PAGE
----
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Employment and Autism Spectrum Disorders...

Employment. While so many of us take this aspect of our lives for granted, employment is often elusive for individuals with autism spectrum disorders. One way to increase the competence and success of students with autism spectrum disorders in the workplace is to create opportunities for students to gain successful experiences in real life work situations while they are in their teen and preteen years.

During June of 2015, we launched our initial Transition Programming, focused on students building employment skills in local businesses, through volunteer opportunities. In each of three volunteer opportunities, students engaged in work tasks, in partners and small groups. While students worked on site, parents met as a group, with a facilitator, to discuss ideas related to building students’ independence and opportunities in the workplace.

In the spring of 2021, we began a more robust transition program. Students began creating Puppy Go Home kits for a dog breeder, and learned how to create and produce materials for this breeder. They engaged in visits to the breeder, socialized the puppies, and saw first-hand how their bags were being used by the breeder. In the summer of 2021, the program expanded again. Students engaged in resume creation, job application completion, and interview practice to apply for and gain positions within the expanded program, The Bigger Piece. From there, students worked on teams to create and build an Etsy Store that focuses on creating pet products. Students are involved in all parts of the business, from creating products, advertising, website developing, finance monitoring, and serving customers.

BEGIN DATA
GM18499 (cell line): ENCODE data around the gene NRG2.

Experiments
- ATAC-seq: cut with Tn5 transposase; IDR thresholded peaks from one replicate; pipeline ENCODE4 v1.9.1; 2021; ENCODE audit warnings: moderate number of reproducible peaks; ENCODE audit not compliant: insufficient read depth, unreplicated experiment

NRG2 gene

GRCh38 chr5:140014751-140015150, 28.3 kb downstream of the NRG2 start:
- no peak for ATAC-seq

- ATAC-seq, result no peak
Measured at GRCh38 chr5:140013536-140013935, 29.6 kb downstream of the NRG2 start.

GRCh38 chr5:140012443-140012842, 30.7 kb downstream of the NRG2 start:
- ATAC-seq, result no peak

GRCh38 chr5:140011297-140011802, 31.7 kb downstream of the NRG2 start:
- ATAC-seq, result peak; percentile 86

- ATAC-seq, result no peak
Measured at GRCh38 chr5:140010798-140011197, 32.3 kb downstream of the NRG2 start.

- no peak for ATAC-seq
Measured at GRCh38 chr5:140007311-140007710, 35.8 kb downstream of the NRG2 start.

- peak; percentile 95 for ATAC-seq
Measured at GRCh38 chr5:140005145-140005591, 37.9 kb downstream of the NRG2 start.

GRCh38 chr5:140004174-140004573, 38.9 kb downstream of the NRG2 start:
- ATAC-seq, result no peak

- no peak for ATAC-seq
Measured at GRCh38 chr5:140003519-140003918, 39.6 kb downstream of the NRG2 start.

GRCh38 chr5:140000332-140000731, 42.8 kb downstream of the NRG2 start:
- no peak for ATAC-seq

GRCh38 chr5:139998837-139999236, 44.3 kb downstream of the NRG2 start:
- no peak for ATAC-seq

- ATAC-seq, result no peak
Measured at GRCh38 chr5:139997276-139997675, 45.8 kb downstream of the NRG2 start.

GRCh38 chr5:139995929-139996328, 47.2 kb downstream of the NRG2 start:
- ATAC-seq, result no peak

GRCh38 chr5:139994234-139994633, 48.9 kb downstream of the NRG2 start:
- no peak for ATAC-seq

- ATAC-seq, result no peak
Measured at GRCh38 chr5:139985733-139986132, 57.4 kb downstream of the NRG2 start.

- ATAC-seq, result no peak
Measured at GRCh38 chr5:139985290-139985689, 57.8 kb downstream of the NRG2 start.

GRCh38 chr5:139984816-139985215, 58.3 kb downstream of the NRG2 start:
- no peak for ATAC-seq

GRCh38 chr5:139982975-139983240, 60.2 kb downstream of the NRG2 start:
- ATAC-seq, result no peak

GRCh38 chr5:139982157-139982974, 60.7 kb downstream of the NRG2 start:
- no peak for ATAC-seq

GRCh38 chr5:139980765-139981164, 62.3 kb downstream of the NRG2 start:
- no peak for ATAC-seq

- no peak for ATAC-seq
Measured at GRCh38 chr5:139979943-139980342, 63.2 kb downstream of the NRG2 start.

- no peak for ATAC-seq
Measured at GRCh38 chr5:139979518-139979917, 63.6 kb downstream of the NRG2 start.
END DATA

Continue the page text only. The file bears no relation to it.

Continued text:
Currently, we are continuing to expand our employability programming. Students are engaged in weekly volunteering activities while learning about the areas focused on in the Ohio Means Jobs Readiness Seal. Each month, there is a focus on a new area of employment readiness: punctuality, discipline, work ethic, professionalism, teamwork, collaboration, learning agility, critical thinking, problem solving, career management, oral communication, written communication, and reliability. Students will be learning about these skills and concepts in the classroom and then applying what they learned during their weekly, hands-on volunteer experiences. They will also practice self-evaluation by rating themselves on a rubric of the focus area skills each week and receive feedback from intervention specialists about their ratings, strengths, and areas of growth. Providing hands-on employment experiences along with direct instruction in these soft skills is essential for building opportunities for positive outcomes in employment for individuals on the autism spectrum.

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